Should I Carry a Gun Too, for Protection?

Commentary, Nancy Ybarra

I’ve lived in Richmond for as long as I can remember. Central is the hood I grew up in. I attended Richmond High School, but then I went off to finish at Samuel L. Gompers High School. Living in central my whole life, I realized that it isn’t the safest place to live. There are drugs on the street, people using those drugs, and violence. But central still has a special place in my heart. It’s where I ran and played; it’s where I met my childhood friends, who I still have today.

Growing up, hustlers on the block looked out for me and made sure I was never messed with. They protected me as they watched me grow. They also have a lot of respect for my mom because when one of the hustlers on the block got shot, she saved his life. She heard someone yelling for help and she opened the door, only to see him lying on the concrete floor, right next to our fence. She called my oldest brother to help her take him in the house, and soon after she called 911. Police told her that he was shot six times, but was going to survive. Since then, they were always making sure we were okay.

Bust last year all that changed. I was walking on the1500 block of Chanslor Ave, on my way home from seeing a friend, at around 9pm. It was dark and I was on foot because I don’t have a car.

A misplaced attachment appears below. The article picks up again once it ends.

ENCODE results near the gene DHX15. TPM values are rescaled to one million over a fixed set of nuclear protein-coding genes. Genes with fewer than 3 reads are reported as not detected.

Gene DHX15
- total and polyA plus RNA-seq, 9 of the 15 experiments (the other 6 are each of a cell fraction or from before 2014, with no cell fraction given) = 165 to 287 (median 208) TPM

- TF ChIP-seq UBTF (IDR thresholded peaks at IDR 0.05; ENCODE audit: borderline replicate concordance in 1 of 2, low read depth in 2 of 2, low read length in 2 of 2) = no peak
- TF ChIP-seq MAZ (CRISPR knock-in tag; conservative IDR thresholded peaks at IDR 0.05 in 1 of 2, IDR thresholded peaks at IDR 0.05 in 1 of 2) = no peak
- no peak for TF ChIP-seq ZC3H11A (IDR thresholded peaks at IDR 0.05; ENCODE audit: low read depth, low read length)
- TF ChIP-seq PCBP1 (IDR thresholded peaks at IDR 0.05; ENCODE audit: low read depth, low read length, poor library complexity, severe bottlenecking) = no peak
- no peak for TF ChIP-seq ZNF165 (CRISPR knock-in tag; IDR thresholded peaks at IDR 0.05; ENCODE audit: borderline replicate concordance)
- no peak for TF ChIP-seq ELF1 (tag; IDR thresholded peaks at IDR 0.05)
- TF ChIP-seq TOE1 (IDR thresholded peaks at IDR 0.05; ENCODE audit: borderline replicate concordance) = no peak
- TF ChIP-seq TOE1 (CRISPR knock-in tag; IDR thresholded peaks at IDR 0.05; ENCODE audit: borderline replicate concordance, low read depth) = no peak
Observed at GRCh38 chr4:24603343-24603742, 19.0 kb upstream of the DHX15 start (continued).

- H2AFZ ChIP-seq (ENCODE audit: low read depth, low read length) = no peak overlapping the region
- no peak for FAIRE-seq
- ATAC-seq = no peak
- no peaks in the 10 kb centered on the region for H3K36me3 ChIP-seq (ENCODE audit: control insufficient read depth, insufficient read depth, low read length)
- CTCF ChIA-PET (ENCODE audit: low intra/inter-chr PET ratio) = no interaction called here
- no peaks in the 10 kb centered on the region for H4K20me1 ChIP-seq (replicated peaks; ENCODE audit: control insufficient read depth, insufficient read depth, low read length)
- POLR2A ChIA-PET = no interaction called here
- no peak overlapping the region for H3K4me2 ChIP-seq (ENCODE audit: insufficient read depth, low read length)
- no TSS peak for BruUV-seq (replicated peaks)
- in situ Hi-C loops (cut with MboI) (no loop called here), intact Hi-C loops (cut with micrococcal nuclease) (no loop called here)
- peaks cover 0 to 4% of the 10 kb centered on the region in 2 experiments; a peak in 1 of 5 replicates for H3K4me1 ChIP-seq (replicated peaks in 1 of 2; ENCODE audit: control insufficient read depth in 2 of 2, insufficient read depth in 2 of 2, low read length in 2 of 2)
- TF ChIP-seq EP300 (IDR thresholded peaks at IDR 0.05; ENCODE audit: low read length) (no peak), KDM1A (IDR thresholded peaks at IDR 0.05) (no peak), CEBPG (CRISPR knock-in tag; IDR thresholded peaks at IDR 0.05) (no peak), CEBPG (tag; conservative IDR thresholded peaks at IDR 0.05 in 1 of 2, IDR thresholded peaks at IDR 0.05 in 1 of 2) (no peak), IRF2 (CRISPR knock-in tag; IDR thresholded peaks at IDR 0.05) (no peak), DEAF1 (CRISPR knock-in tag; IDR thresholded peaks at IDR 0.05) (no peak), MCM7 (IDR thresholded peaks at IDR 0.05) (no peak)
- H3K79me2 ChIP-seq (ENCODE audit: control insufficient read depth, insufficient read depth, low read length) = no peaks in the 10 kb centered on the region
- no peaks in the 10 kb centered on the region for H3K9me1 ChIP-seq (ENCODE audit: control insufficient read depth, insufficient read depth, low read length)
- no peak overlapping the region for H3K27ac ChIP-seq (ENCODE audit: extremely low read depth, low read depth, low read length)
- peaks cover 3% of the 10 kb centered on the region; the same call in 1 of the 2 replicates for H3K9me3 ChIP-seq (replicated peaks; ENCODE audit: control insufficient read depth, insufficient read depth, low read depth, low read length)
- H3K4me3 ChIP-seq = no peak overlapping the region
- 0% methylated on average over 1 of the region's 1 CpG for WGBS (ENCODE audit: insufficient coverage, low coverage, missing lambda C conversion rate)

Just before hitting the corner on 15th Street and Chanslor, three young men approached me, and pushed me against the fence. They looked to be between the ages of 16 and 21. One of them held a gun to my head and said, “Give me everything you got,” while the other two searched my pockets. I told them I didn’t have much. I wasn’t carrying my wallet that day because I had forgotten it at home, and all I had was my phone and my I.D.

At that point I was just hoping to keep my life. My body went numb, and I was still. At that moment I was just trying to remain calm. I was more helpless than scared, because I knew I couldn’t fight back against a gun. After they did what they felt like they needed to do, they took off running. I was in disbelief because for the very first time, I had been robbed on the streets.

I continued walking home and when I got there I didn’t call the police, although I felt like I should’ve. I didn’t call the police because of the simple fact that the thieves had my I.D. and I wasn’t going to risk anything, so I just decided to leave it alone.

Now I constantly have to look over my shoulder. I don’t feel as safe as I did before the incident. I try not to walk at night anymore. Instead, I get on the bus.

Being robbed at gunpoint has changed me. It has me thinking that maybe I should carry a gun too, for protection. It’s not something I want to do but I feel like it’s something I should do, for self-defense. I don’t want to feel vulnerable ever again. It’s a tragedy that things like that happen. I wish we had jobs and programs for the youth. Then maybe incidents like this wouldn’t occur.

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